• one woman and two guys photos of then and now

      (L-R) Donna De Varona, Billy Mills, and András Törő (Photos – PSC)

      Olympic Day, which has united the world annually behind the Olympic ideal of honoring sports, nations and cultures, will be celebrated via Zoom for free in Pasadena Tuesday, June 22, at 11:00 am with a look back at the 1964 Olympic Games in Tokyo from the perspective of three athletes who made history there: Donna De Varona, Billy Mills and András Törő.

      The free event is open to members and nonmembers of the Pasadena Senior Center. Residency in Pasadena is not required.

      Donna De Varona

      When she was only 13, swimmer Donna de Varona became the youngest competitor at the 1960 Olympic Games in Rome. She was well on her way to setting a career total of 18 world-best times and world records when, at the 1964 Olympic Games in Tokyo, she won a gold medal in the women’s 400-meter individual medley and a second gold medal as a member of the world-record-setting U.S. team in the 4×100-meter freestyle relay. After she retired from competitive swimming in 1965, she became the first female sportscaster on network television and the first woman to cover the Olympics for ABC television. She is an enthusiastic advocate for women in sports, helped Billy Jean King found the Women’s Sports Foundation and was a moving force in the Congressional passage of the landmark 1972 Title IX legislation and the 1978 Amateur Sports Act. She has been inducted into the International Swimming Hall of Fame, the U.S. Olympic Hall of Fame and the National Women’s Hall of Fame. She was presented with The Olympic Order, the highest award given by the International Olympic Committee, in 2000.

      Billy Mills

      Coming from relative obscurity, runner Billy Mills won a gold medal at the 1964 Tokyo Olympic Games in the longest track and field foot race — the 10,000-meter (6.2-mile) run — in what experts agree is one of the greatest upsets in any event in Olympic history. He remains to this day the only gold medal winner in the 10,000-meter run in history from the Americas. A member of the Lakota Oglala Sioux tribe whose native name is Tamakoce Te’Hila, Mills is from the Pine Ridge Reservation in South Dakota and began competitive running at Haskell Indian Nations University. At the University of Kansas on an athletic scholarship, he was a three-time NCAA All-America cross-country runner. He is co-founder and national spokesman of the foundation Running Strong for American Indian Youth that, through running and other sports, helps Native American youths reach their full potential while trying to reverse generational poverty and meet the needs of families in remote areas of reservations. Mills was inducted into the National Track and Field Hall of Fame in 1976 and the U.S. Olympic Hall of Fame in 1984. He received the President’s Council on Physical Fitness Lifetime Achievement Award from Barack Obama in 2015.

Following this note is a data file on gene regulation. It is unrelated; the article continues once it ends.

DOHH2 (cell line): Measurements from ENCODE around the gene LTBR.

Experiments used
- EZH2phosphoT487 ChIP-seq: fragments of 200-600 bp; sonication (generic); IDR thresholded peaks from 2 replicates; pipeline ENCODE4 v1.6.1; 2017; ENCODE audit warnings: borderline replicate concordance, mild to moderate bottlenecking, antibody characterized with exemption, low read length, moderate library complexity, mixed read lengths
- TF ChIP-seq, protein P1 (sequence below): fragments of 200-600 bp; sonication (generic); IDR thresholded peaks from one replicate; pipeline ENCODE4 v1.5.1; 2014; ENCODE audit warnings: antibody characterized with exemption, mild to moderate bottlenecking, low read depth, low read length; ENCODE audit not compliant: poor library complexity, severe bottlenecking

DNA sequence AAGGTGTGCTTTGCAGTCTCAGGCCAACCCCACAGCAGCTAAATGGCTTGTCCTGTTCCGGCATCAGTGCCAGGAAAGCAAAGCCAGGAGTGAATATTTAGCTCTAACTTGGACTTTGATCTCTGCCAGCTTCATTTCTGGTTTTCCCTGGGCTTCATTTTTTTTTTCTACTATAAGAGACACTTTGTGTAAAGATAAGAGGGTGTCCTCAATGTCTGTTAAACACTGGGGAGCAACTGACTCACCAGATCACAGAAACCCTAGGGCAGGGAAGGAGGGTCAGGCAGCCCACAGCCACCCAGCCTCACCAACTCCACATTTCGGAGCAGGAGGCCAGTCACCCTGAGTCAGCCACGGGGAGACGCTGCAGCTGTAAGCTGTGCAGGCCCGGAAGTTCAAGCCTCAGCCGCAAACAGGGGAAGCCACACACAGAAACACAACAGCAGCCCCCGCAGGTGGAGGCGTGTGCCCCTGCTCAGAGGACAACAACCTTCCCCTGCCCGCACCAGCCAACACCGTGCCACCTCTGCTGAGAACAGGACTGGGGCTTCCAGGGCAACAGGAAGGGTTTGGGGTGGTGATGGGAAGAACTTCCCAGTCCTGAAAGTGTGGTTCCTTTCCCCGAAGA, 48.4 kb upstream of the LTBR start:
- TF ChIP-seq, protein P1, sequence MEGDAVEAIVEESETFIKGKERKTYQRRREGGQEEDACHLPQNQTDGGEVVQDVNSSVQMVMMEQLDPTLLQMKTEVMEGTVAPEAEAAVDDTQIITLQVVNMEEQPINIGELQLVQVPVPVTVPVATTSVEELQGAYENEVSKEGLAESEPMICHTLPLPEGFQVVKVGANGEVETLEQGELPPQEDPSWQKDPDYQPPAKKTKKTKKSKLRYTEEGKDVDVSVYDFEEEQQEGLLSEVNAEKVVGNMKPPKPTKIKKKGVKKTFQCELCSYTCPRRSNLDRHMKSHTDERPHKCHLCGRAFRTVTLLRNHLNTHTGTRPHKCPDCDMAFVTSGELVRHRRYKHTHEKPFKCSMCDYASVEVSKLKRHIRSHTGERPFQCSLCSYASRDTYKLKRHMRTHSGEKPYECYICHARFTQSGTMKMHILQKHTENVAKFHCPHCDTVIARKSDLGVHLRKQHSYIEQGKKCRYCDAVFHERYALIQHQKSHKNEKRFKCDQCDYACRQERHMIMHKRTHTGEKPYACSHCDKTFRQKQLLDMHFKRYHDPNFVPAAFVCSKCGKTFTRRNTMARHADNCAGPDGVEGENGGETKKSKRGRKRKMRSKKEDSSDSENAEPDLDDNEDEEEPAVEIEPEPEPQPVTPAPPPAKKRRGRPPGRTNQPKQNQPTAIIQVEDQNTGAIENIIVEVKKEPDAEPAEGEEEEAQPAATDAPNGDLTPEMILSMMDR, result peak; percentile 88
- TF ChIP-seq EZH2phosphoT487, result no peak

András Törő

      András Törő is a Hungarian-born sprint canoer who competed in four Summer Olympics: 1960 in Rome and 1964 in Tokyo on the Hungarian teams and 1972 in Munich and 1976 in Montreal for the U.S. teams. He won a bronze medal in the 1,000-meter doubles canoe sprint race at the 1960 Olympic Games in Rome. In 1962 he won the World Athletic Championship in the individual 10,000-meter sprint canoe event. After finishing fourth in the 1,000-meter race at the 1964 Tokyo Olympic Games, he walked into the U.S. Embassy in Tokyo and defected. Political asylum was granted, and he was welcomed to the United States of America. This was at a time when Hungary was part of the Soviet Bloc and the Soviet Union consistently violated the United Nations Declaration of Human Rights, restricted the types of activities athletes, artists, dancers, musicians and others could participate in, even recreationally, and punished dissidents with long-term incarcerations in psychiatric prisons. Törő resigned himself to most likely never seeing his family and home country ever again but had high hopes of starting fresh and free in a new land. He became an American citizen in 1971 and since then has served on the International Olympic Committee board of directors and the IOC executive committee. He is a retired naval architect and marine engineer who still designs and builds canoes, kayaks and stand-up paddle boards.

      Panel discussion

      Raj Mathai, an NBC Bay Area newscaster, 12-time Emmy Award winner and Olympic expert, will moderate a panel discussion among these three Tokyo Olympians that will include a Q&A with Zoom viewers. The Zoom event will be presented by the Bay Area Sports Organizing Committee and NBC-Bay Area in partnership with the Pasadena Senior Center.

      To register, visit pasadenaseniorcenter.org and click on Events, Clubs and Lectures, then Online Events. Everyone who registers will receive an email link in advance of the Zoom event.

      In addition to Zoom activities, members and nonmembers of the Pasadena Senior Center can visit the website regularly for COVID-19 updates for and other timely information, a weekly blog, monthly magazine, ongoing activities throughout the year and more. 

      Source: PSC

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